Yeah, I always thought the nibbles in my smaller standard Laurel were due to leaf cutter bees until this year but its survived thus far, I think those lady weevils have spotted a better meal this year in my garden Phlox image which is taking a hammering.

    I will be treating the Phlox very soon with nematodes although I generally leave established plants alone as I believe -rightly or wrongly- that they are big enough to survive the odd bit of root chewing. image

  • Abby2Abby2 Posts: 101

    Interesting thread - my recently planted laurels have gone mad too which I am delighted about as they will hopefully provide me with a bit of privacy in the next few years if they keep growing at this rate!

    Wintersong - can I ask how did you train as standards?  Do you continue to remove the branches lower down or wait until it has reached a certain size?  Mine are currently about 7 feet tall and bushing out madly but as I have a small garden am more interested in them gaining in height than in width.  Sorry for hijack btw OP I maybe should have started new thread!


  • WintersongWintersong Posts: 2,436

    @Abby2, Okay, I have two Laurels of different sizes, the first being shop brought mature shrub/tree of approx. 14ft high.

    I left this one to grow for many years before hacking it back some and discovering that I rather liked its dark limbs, so its not a true standard, more my version of a tree. I prune off new shoots up to about five foot at which point it bushes out and is shaped rather like a large lolly-pop.image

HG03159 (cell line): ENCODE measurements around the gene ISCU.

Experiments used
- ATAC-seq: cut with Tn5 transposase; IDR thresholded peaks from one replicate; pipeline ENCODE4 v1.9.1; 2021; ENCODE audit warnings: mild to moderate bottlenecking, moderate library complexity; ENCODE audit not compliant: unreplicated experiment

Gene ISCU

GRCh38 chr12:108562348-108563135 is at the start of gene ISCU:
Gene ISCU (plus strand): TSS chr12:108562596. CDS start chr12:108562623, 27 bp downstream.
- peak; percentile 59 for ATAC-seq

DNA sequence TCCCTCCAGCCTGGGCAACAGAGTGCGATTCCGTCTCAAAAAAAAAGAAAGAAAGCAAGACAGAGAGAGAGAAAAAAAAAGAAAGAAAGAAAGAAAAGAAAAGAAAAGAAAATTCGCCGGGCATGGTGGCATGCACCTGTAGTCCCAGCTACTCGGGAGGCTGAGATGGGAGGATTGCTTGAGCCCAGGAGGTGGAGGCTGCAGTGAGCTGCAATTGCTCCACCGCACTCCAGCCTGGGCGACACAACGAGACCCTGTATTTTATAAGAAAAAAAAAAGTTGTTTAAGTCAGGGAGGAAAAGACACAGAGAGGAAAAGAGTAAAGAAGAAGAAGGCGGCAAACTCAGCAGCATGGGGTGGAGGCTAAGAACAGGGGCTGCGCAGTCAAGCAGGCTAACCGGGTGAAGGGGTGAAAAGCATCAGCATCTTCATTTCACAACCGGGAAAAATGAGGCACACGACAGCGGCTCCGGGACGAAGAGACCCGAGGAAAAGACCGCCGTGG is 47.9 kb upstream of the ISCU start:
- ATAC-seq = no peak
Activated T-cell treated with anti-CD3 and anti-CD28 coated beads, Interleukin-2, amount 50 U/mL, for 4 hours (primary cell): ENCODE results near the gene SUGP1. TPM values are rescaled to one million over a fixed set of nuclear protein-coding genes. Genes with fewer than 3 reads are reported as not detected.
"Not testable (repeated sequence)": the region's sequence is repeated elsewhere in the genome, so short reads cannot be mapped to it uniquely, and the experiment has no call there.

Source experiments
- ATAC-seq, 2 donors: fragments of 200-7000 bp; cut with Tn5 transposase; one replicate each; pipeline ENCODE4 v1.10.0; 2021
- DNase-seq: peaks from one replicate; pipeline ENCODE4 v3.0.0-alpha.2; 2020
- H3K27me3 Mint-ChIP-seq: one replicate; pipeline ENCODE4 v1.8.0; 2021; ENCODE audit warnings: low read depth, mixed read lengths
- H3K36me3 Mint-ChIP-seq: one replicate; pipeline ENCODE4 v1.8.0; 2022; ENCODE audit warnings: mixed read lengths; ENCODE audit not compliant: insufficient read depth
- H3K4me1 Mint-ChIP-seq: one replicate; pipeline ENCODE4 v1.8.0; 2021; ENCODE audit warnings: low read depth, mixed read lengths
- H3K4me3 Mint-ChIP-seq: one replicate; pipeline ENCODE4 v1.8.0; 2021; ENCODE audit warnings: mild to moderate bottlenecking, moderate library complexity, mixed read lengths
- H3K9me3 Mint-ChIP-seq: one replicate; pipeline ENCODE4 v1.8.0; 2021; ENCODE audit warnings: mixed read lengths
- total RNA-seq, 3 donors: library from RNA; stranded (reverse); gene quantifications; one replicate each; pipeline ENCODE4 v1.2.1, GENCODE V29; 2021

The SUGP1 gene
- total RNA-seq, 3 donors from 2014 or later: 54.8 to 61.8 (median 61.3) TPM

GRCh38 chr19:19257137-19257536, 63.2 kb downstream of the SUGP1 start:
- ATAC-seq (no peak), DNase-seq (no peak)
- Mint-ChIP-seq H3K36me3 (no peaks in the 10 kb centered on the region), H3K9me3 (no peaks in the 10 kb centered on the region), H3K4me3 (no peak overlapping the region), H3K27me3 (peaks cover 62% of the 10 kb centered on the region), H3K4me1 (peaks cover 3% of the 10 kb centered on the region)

It works for me, I gain space underneath and I also like the dark branches that act as a good backdrop for planting in my borders.

    The second is a seedling of the mature plant and more standard in that I decided from an early age to keep it to a single stem. Basically, most plants would be single stem except that they are pruned at the nursery to encourage bushy growth. This Laurel is about four foot high and I rub off the lower shoots as I see them and lolly-pop the head same as the other one  like a mini-me. The shoots are much easier to rub off the small one since the thickness of its limb is only about the same as an adult arm, the mature one is an elephant in comparison so its a proper job of loppers and the saw.image

  • Abby2Abby2 Posts: 101

    Excellent - thanks Wintersong that is really helpful.  A large lollypop shape would be perfect for my border and screening.  Hadn't thought about doing that with my laurels before image

  • Deborah CDeborah C Posts: 5

    I am very interested in how to manage laurel, particularly as a hedge. I planted 12 laurels to form a hedge in an exposed area in late March. They were 5' tall and during the windy period most of the leaves were blown off! I do have buds from about 2' up but my headge just looks like upturned lollypops at the moment and I am wodering if I should trim the entire lot back to 3' high? I am also in Aberdeenshire - the Mearns area n an exposed farmhouse site. Any advice would be very welcome. Thank you.